What I like best is that it genuinely celebrates people and the reasons we adore them. Humour, intelligence and talent win over money and power every time. I've never come across a player who would choose a Kardashion sister over Judi Dench, or Donald Trump over Spike Milligan. For my table, I sometimes include Christopher Biggins, but never leave out Richard Briers.

Rhubarb and custard panna cotta

Richard Briers died today at the age of 79. Best known to most as Tom from The Good Life, he was first known to me as the voice behind my favourite childhood programme, Roobarb and Custard.

Richard Briers

Although Roobarb and Custard was a 1970s show, it was still regularly on the telly when I was a child in the 80s and still holds up today. My nephews (aged 6 and 9) love it and I'm looking forward to my one year old niece being old enough to be converted, so I can have an excuse to giggle through the series all over again. It really is that good. In fact, the title music has been my ringtone for as long as I can remember.

So, here's my little tribute to the very wonderful, funny and talented, Richard Briers: a lovely pudding of rhubarb and custard for a much loved actor.

Rhubarb and custard pannacotta with ginger crumble

"Roobarb" and Custard

This is a light and refreshing take on the classic British combination of forced rhubarb and custard. I've made a custard panna cotta - which essentially means that I've set it with gelatine instead of baking it - and served it with rhubarb which I cooked with vanilla and sugar in the sous vide. You can just as easily bake it, but if there's any excuse to play with my new toy, I'll take it. I made my custard with single cream, but you can use double cream if you're after something richer or whole milk for something less so. But please don't do anything as perverse as trying this with skimmed. If you're unfortunate enough to have skimmed milk in your fridge, my advice would be to simply pour it down the sink. It will be better for everyone that way. 

If you are as much of a custard lover as me, you'll find other delicious custardy recipes over on Domestic Sluttery. Their Just Desserts club is all about custard this month, so do check them out.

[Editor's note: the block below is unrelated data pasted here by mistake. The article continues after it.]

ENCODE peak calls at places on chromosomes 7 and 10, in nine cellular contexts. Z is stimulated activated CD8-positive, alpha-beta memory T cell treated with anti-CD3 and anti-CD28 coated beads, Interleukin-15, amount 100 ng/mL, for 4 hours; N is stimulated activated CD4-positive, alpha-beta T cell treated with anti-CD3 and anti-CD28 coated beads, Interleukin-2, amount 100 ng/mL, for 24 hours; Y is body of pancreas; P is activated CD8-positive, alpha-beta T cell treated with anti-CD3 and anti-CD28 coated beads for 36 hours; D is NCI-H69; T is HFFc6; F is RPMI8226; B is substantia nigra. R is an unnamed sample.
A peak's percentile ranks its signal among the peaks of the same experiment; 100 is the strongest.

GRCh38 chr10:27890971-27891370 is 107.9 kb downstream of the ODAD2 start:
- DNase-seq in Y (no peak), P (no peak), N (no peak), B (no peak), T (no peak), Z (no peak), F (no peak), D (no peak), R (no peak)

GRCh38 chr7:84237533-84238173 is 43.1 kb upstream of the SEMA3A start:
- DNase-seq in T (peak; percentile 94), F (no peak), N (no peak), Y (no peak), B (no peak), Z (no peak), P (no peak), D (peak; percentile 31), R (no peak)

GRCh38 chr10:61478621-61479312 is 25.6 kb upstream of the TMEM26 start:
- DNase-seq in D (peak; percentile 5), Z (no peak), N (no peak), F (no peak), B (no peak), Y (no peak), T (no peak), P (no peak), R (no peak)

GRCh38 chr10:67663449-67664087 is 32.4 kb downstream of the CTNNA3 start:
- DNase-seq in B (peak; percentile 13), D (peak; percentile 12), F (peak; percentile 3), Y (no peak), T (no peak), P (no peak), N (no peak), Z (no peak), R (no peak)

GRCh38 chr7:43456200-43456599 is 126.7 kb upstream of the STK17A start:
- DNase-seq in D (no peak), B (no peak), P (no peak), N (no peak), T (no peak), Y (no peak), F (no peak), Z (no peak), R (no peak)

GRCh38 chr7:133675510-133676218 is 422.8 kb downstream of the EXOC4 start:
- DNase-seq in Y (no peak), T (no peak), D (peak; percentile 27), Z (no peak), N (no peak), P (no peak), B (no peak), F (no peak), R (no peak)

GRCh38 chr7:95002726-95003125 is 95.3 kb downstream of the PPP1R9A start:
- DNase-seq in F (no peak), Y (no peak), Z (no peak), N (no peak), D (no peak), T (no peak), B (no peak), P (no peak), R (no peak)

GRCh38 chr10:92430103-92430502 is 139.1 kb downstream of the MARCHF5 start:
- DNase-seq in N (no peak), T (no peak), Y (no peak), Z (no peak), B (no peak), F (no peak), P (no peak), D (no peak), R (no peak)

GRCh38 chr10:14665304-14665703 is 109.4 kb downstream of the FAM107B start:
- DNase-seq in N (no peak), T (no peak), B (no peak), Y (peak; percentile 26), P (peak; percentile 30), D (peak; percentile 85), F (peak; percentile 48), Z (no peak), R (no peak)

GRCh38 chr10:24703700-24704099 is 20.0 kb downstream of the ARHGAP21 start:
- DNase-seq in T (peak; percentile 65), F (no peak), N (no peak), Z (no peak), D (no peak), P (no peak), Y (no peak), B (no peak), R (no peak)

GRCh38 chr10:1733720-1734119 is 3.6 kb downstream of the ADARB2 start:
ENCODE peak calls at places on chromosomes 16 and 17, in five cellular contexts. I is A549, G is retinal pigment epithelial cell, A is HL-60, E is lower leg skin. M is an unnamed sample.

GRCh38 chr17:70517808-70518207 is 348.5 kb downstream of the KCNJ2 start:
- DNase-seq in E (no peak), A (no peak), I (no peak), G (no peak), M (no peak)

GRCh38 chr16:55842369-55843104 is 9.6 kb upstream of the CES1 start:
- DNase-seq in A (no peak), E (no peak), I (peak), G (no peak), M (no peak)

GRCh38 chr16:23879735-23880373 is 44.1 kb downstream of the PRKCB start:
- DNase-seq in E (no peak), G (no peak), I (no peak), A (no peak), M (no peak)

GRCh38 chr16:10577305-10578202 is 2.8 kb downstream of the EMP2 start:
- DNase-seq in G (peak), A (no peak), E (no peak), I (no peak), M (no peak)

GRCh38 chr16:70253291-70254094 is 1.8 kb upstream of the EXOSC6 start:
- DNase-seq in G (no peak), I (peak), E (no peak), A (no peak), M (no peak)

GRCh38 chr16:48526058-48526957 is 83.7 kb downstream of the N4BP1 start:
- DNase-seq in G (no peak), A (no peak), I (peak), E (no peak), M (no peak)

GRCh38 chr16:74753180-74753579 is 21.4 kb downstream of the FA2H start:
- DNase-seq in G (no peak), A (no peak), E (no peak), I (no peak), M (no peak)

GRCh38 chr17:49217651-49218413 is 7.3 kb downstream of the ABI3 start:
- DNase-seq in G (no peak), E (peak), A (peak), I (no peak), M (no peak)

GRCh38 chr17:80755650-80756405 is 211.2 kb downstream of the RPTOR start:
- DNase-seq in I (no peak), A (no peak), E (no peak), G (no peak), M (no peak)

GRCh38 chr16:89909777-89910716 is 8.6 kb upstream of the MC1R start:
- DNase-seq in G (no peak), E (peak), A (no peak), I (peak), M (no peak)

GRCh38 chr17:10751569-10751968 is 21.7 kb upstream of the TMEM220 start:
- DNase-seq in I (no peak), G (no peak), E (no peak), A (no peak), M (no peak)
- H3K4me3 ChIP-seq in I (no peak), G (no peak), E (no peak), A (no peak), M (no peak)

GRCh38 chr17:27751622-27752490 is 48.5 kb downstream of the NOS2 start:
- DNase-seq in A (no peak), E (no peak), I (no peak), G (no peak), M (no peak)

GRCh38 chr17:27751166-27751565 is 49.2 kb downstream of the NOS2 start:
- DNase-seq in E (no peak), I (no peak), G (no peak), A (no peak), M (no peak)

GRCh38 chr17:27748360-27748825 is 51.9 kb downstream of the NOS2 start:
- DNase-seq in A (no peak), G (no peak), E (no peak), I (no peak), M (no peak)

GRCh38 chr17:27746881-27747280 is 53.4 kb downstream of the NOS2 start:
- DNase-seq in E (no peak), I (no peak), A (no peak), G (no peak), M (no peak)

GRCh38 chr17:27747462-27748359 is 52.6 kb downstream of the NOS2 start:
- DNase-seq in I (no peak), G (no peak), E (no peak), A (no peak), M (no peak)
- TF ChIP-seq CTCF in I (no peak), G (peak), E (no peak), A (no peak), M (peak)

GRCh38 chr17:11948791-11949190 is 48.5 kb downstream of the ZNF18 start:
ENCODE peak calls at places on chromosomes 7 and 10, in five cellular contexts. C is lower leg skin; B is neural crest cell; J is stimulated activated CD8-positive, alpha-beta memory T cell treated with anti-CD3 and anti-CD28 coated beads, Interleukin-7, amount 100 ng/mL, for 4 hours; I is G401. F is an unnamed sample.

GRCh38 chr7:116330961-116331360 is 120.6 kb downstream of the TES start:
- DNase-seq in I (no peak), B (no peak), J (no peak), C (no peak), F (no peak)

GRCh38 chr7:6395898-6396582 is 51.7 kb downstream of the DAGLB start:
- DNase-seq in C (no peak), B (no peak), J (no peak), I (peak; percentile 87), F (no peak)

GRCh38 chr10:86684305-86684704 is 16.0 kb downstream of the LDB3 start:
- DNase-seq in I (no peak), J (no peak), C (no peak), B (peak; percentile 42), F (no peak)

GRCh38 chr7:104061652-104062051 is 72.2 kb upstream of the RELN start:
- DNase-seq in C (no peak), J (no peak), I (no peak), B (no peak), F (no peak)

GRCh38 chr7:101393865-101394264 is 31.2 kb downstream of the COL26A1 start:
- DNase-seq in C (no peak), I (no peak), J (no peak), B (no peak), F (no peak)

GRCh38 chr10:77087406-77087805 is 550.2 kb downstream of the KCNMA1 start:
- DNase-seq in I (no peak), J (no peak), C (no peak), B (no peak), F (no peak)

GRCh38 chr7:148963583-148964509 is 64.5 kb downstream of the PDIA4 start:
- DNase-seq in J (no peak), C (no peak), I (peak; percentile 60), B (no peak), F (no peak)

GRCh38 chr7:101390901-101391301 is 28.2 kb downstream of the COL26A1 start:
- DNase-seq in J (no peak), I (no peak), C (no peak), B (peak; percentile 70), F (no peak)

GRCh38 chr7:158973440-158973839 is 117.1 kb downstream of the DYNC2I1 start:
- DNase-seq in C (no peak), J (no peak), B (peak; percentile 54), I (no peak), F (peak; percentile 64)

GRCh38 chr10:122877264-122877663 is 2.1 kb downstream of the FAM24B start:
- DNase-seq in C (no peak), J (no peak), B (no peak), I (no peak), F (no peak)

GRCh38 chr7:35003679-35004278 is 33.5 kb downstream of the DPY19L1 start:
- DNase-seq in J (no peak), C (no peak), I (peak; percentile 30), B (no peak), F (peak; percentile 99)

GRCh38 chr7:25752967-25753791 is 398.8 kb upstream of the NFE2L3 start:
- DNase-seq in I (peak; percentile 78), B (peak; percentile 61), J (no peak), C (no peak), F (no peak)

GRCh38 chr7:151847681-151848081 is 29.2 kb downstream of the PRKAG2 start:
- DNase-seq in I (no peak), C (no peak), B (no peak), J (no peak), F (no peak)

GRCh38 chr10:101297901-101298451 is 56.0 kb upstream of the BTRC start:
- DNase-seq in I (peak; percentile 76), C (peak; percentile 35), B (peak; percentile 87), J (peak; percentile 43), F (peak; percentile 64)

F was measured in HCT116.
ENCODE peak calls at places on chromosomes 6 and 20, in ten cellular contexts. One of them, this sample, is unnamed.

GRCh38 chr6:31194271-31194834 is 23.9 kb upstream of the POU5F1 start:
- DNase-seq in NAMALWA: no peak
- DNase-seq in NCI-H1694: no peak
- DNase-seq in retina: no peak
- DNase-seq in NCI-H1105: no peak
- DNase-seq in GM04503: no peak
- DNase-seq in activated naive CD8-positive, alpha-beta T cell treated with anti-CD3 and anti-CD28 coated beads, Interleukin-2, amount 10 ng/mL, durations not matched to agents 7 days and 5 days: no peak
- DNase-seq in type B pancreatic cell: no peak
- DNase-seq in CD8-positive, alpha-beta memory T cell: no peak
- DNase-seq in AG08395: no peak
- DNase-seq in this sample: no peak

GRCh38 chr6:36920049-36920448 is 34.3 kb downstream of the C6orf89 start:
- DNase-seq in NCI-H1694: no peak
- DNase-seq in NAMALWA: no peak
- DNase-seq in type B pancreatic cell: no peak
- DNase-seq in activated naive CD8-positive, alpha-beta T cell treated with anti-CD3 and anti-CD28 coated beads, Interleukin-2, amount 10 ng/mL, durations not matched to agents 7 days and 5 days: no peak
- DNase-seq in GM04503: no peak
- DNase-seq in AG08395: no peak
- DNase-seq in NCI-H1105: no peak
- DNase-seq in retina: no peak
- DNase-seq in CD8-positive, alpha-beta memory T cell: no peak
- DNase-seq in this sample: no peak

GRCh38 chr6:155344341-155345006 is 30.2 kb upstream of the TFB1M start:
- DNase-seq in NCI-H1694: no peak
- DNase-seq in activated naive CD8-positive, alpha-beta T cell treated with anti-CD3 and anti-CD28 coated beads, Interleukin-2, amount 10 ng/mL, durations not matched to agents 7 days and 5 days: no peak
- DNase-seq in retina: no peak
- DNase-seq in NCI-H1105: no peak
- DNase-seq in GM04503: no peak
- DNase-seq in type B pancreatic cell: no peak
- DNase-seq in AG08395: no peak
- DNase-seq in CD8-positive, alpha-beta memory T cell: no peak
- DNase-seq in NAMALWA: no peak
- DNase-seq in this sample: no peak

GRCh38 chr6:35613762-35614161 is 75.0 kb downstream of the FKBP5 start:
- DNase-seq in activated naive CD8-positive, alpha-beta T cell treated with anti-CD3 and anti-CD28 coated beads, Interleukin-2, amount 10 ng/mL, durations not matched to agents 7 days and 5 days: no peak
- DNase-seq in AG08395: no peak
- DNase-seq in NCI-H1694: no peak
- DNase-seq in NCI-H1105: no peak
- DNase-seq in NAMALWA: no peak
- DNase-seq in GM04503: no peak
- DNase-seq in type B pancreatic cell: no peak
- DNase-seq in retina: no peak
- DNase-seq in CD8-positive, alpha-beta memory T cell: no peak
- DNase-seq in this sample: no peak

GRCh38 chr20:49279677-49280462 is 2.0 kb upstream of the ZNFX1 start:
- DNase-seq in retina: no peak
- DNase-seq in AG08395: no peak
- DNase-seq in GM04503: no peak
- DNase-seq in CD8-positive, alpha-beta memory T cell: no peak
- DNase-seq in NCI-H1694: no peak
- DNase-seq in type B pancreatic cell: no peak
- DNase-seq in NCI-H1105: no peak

Serves 6


150g forced rhubarb - the pinker the better
35g caster sugar
1 vanilla pod, seeds scraped out
35g water or the same weight in ice cubes if sous vide-ing

Vacuum pack all the ingredients in a single layer (it's best to use two bags) and drop them into the water bath at 61°C for 45 minutes. Fish out the bags and plunge them into ice water and then into the fridge until you want it.

Alternatively you can bake the rhubarb with the water and sugar at 180°C for about half an hour or until soft, but not squidgy. Leave to cool.

Custard Panna cotta

4 large egg yolks
100g caster sugar or, better still, vanilla caster sugar
350ml single cream
1 vanilla pod, seeds scraped out
3 leaves of gelatine, soaked in cold water for 10 minutes

Place the cream/milk in a saucepan with the vanilla pod and gently bring to the boil. In the meantime, whisk together the egg yolks and sugar in a bowl until pale and creamy and pop a sieve over the bowl ready. Once the cream has come to the boil, pour it through the sieve over the eggs to strain off the vanilla pod and any woody bits that have come off it in the cream. Whisk it all together and pour back into the saucepan. Place the saucepan over a gentle heat and whisk constantly until the custard thickens enough so that it can coat the back of a spoon and if you draw a line through the custard with your finger, the line remains. Transfer to a jug. Squeeze any excess water out of the gelatine and whisk into the hot custard until it has completely melted.

I poured my custard into oiled ring moulds with their bases covered tightly with cling film to set, but you can use ramekins or just set it in glasses. Whatever your chosen vessels, once cool, pop them into the fridge for at least 6 hours - overnight is easiest.

If using ring moulds, remove the cling film before placing one on a serving plate and blasting round the edges with a blowtorch to make sliding off the mould easy. A hairdryer will do the same job, or you can simply run a knife round the inside edge. For ramekins, dunk them quickly in boiling water to release and upturn on to a plate.

I served mine with a scattering of cold ginger-spiced crumble topping, cooked simply spread on a baking tray for ten minutes at 180°C before cooling. 

Rhubarb and custard panna cotta with ginger crumble